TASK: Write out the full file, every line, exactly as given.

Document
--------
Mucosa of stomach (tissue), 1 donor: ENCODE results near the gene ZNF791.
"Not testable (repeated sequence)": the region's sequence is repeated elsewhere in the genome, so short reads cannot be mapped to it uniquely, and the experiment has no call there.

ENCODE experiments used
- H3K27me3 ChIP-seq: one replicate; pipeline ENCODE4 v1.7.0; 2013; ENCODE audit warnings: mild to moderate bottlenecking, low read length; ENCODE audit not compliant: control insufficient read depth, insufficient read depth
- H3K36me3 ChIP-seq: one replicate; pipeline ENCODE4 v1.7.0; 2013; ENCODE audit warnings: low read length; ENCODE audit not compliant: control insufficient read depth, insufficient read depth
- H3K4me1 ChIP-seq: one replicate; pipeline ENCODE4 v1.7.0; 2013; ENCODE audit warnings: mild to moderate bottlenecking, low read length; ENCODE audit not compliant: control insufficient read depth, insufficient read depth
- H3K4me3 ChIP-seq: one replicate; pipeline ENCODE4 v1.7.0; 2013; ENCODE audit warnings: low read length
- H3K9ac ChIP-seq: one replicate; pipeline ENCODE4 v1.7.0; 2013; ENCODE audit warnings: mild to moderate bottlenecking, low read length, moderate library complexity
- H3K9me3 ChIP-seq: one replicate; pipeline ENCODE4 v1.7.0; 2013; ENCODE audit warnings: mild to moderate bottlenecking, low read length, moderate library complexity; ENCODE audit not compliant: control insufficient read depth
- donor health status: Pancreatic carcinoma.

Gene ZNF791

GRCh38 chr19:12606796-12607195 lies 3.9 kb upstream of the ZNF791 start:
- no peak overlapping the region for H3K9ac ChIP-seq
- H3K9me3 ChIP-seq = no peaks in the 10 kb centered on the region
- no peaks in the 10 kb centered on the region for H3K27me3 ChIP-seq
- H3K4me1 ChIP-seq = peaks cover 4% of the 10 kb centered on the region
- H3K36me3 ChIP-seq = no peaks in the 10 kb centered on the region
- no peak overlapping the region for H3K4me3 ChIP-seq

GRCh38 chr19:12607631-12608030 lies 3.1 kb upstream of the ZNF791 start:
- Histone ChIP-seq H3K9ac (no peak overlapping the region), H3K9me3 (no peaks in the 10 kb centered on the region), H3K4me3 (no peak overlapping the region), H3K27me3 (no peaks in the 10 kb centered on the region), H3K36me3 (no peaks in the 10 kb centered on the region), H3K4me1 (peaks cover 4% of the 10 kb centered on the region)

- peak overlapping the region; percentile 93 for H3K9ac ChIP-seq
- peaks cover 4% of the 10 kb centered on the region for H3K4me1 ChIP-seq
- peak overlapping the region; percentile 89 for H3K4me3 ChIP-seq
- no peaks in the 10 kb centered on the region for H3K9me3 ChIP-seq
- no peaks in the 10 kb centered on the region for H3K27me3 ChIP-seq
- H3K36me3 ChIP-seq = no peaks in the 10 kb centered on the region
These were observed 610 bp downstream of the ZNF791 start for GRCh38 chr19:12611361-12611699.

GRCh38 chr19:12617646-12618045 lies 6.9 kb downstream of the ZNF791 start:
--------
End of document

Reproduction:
Mucosa of stomach (tissue), 1 donor: ENCODE results near the gene ZNF791.
"Not testable (repeated sequence)": the region's sequence is repeated elsewhere in the genome, so short reads cannot be mapped to it uniquely, and the experiment has no call there.

ENCODE experiments used
- H3K27me3 ChIP-seq: one replicate; pipeline ENCODE4 v1.7.0; 2013; ENCODE audit warnings: mild to moderate bottlenecking, low read length; ENCODE audit not compliant: control insufficient read depth, insufficient read depth
- H3K36me3 ChIP-seq: one replicate; pipeline ENCODE4 v1.7.0; 2013; ENCODE audit warnings: low read length; ENCODE audit not compliant: control insufficient read depth, insufficient read depth
- H3K4me1 ChIP-seq: one replicate; pipeline ENCODE4 v1.7.0; 2013; ENCODE audit warnings: mild to moderate bottlenecking, low read length; ENCODE audit not compliant: control insufficient read depth, insufficient read depth
- H3K4me3 ChIP-seq: one replicate; pipeline ENCODE4 v1.7.0; 2013; ENCODE audit warnings: low read length
- H3K9ac ChIP-seq: one replicate; pipeline ENCODE4 v1.7.0; 2013; ENCODE audit warnings: mild to moderate bottlenecking, low read length, moderate library complexity
- H3K9me3 ChIP-seq: one replicate; pipeline ENCODE4 v1.7.0; 2013; ENCODE audit warnings: mild to moderate bottlenecking, low read length, moderate library complexity; ENCODE audit not compliant: control insufficient read depth
- donor health status: Pancreatic carcinoma.

Gene ZNF791

GRCh38 chr19:12606796-12607195 lies 3.9 kb upstream of the ZNF791 start:
- no peak overlapping the region for H3K9ac ChIP-seq
- H3K9me3 ChIP-seq = no peaks in the 10 kb centered on the region
- no peaks in the 10 kb centered on the region for H3K27me3 ChIP-seq
- H3K4me1 ChIP-seq = peaks cover 4% of the 10 kb centered on the region
- H3K36me3 ChIP-seq = no peaks in the 10 kb centered on the region
- no peak overlapping the region for H3K4me3 ChIP-seq

GRCh38 chr19:12607631-12608030 lies 3.1 kb upstream of the ZNF791 start:
- Histone ChIP-seq H3K9ac (no peak overlapping the region), H3K9me3 (no peaks in the 10 kb centered on the region), H3K4me3 (no peak overlapping the region), H3K27me3 (no peaks in the 10 kb centered on the region), H3K36me3 (no peaks in the 10 kb centered on the region), H3K4me1 (peaks cover 4% of the 10 kb centered on the region)

- peak overlapping the region; percentile 93 for H3K9ac ChIP-seq
- peaks cover 4% of the 10 kb centered on the region for H3K4me1 ChIP-seq
- peak overlapping the region; percentile 89 for H3K4me3 ChIP-seq
- no peaks in the 10 kb centered on the region for H3K9me3 ChIP-seq
- no peaks in the 10 kb centered on the region for H3K27me3 ChIP-seq
- H3K36me3 ChIP-seq = no peaks in the 10 kb centered on the region
These were observed 610 bp downstream of the ZNF791 start for GRCh38 chr19:12611361-12611699.

GRCh38 chr19:12617646-12618045 lies 6.9 kb downstream of the ZNF791 start: